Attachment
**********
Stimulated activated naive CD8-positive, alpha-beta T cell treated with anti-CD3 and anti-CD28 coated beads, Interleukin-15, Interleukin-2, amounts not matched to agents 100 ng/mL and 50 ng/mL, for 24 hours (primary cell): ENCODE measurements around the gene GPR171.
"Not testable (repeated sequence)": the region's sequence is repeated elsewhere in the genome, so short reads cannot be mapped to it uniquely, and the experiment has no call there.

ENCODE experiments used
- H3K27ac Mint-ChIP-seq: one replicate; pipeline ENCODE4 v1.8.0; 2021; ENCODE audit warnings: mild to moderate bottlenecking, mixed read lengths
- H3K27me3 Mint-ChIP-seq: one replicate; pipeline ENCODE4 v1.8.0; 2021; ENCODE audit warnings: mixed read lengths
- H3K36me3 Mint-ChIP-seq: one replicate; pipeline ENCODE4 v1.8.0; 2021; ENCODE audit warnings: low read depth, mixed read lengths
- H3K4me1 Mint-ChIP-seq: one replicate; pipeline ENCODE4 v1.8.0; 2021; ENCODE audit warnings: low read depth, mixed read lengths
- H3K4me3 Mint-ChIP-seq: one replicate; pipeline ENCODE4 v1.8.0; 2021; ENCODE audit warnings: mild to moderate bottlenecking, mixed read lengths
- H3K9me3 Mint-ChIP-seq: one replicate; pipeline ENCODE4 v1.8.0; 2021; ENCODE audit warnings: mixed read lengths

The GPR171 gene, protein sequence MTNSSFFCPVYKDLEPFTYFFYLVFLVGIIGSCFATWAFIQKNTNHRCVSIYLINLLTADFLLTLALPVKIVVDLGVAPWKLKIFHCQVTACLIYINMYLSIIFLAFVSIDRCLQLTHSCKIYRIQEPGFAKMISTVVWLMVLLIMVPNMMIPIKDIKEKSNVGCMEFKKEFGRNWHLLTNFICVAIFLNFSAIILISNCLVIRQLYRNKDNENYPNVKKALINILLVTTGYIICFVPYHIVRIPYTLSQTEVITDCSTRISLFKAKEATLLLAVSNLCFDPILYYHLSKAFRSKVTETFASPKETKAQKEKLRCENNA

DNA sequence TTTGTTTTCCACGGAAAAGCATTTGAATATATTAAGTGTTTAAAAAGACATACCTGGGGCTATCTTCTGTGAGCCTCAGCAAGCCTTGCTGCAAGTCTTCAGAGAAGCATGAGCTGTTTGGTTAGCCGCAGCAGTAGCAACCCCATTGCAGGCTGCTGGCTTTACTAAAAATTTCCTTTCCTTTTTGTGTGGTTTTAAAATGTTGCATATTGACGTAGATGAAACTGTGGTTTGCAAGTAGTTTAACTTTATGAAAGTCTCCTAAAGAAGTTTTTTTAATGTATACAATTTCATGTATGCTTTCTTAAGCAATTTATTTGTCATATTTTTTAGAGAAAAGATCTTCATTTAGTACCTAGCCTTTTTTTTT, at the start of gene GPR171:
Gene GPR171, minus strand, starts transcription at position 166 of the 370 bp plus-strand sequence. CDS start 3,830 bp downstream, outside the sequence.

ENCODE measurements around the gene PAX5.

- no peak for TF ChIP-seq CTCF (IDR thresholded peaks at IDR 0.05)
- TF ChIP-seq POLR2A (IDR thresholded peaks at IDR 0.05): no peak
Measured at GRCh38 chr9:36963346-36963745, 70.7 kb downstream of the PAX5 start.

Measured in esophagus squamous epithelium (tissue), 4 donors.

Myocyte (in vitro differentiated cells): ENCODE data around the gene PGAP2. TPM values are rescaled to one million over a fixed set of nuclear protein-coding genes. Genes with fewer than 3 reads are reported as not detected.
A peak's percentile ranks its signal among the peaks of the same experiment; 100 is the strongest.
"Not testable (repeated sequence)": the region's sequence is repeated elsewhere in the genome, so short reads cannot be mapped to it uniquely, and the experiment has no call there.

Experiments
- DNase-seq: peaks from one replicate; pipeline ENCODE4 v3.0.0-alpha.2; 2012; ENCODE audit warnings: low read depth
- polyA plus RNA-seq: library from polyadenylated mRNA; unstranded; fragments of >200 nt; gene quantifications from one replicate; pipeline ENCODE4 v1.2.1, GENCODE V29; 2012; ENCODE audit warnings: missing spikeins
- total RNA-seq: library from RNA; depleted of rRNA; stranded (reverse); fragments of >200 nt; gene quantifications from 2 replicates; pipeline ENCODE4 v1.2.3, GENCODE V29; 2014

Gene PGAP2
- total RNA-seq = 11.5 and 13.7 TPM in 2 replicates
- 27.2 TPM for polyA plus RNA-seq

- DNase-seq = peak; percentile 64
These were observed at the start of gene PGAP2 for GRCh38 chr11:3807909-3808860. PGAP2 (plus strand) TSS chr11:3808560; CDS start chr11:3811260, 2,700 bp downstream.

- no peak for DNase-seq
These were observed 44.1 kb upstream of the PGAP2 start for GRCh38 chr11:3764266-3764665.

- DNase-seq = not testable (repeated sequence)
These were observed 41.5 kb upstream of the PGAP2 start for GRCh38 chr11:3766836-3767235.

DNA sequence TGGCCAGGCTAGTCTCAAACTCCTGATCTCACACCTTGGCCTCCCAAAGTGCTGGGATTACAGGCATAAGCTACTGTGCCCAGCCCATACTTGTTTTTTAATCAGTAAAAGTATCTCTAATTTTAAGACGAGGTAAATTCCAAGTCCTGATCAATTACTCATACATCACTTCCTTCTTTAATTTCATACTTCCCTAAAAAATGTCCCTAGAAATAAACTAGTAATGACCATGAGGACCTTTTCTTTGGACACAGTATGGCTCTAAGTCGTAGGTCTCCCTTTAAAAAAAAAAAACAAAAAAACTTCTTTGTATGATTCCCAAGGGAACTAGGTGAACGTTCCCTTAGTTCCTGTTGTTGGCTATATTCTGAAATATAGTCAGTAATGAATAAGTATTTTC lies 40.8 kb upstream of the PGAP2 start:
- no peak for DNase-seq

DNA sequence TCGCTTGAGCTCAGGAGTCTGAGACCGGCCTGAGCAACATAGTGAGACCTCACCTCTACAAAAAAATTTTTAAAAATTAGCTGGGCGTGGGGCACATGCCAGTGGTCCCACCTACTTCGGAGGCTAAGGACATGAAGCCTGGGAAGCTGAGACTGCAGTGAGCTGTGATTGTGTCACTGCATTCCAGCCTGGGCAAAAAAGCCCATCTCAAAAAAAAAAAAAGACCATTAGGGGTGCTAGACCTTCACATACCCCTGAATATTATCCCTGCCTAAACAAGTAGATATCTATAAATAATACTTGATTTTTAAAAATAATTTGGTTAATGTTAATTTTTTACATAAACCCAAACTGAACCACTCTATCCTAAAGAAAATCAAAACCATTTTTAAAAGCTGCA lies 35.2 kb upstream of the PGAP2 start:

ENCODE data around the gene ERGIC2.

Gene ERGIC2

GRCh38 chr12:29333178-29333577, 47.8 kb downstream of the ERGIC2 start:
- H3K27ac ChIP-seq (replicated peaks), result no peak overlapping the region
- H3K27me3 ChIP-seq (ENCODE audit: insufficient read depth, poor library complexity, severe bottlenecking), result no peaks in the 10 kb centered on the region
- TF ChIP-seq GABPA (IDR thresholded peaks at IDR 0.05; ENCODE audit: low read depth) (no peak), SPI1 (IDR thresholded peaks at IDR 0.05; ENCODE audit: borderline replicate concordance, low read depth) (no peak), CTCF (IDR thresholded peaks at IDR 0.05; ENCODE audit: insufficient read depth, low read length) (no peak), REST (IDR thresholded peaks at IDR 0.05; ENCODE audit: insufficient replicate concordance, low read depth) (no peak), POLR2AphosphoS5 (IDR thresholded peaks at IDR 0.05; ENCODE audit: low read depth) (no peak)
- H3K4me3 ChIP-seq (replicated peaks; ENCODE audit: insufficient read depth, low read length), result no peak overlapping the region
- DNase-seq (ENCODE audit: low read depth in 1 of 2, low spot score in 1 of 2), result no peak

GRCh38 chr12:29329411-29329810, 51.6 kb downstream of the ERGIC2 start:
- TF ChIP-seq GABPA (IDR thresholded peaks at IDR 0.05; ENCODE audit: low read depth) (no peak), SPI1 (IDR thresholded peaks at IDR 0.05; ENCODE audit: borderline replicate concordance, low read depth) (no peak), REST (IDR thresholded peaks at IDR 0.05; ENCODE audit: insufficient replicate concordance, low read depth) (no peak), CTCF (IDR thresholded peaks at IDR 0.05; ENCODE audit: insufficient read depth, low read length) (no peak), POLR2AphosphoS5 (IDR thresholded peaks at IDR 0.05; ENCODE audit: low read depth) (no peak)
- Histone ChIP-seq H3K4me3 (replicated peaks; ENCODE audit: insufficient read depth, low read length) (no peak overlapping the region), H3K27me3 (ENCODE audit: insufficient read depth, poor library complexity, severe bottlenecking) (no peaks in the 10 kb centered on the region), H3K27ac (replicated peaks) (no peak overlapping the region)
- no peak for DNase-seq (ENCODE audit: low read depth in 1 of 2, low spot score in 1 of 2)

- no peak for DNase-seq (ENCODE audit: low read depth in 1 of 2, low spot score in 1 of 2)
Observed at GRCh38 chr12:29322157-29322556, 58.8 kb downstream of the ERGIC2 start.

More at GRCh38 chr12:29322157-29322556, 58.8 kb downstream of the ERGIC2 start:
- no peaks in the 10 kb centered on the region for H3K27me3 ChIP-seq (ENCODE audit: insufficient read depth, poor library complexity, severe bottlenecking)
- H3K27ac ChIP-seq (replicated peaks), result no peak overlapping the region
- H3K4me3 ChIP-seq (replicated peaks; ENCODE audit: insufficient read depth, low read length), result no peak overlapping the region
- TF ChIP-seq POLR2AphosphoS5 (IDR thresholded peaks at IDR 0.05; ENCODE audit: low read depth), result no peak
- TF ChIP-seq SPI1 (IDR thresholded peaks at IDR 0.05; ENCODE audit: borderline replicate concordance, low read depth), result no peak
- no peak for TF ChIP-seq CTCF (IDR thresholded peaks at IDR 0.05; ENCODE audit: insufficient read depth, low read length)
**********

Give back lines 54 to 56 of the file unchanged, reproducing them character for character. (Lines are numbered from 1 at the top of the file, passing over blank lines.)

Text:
- H3K4me3 ChIP-seq (replicated peaks; ENCODE audit: insufficient read depth, low read length), result no peak overlapping the region
- TF ChIP-seq POLR2AphosphoS5 (IDR thresholded peaks at IDR 0.05; ENCODE audit: low read depth), result no peak
- TF ChIP-seq SPI1 (IDR thresholded peaks at IDR 0.05; ENCODE audit: borderline replicate concordance, low read depth), result no peak